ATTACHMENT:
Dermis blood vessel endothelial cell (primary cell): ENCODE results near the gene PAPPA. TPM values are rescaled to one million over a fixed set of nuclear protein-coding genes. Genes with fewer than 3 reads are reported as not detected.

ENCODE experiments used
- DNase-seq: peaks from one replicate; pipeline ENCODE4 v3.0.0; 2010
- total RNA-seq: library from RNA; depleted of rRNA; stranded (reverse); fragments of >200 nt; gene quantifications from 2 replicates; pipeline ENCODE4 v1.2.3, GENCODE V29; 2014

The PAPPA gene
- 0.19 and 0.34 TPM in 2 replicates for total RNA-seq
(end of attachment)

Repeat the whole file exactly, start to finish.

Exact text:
Dermis blood vessel endothelial cell (primary cell): ENCODE results near the gene PAPPA. TPM values are rescaled to one million over a fixed set of nuclear protein-coding genes. Genes with fewer than 3 reads are reported as not detected.

ENCODE experiments used
- DNase-seq: peaks from one replicate; pipeline ENCODE4 v3.0.0; 2010
- total RNA-seq: library from RNA; depleted of rRNA; stranded (reverse); fragments of >200 nt; gene quantifications from 2 replicates; pipeline ENCODE4 v1.2.3, GENCODE V29; 2014

The PAPPA gene
- 0.19 and 0.34 TPM in 2 replicates for total RNA-seq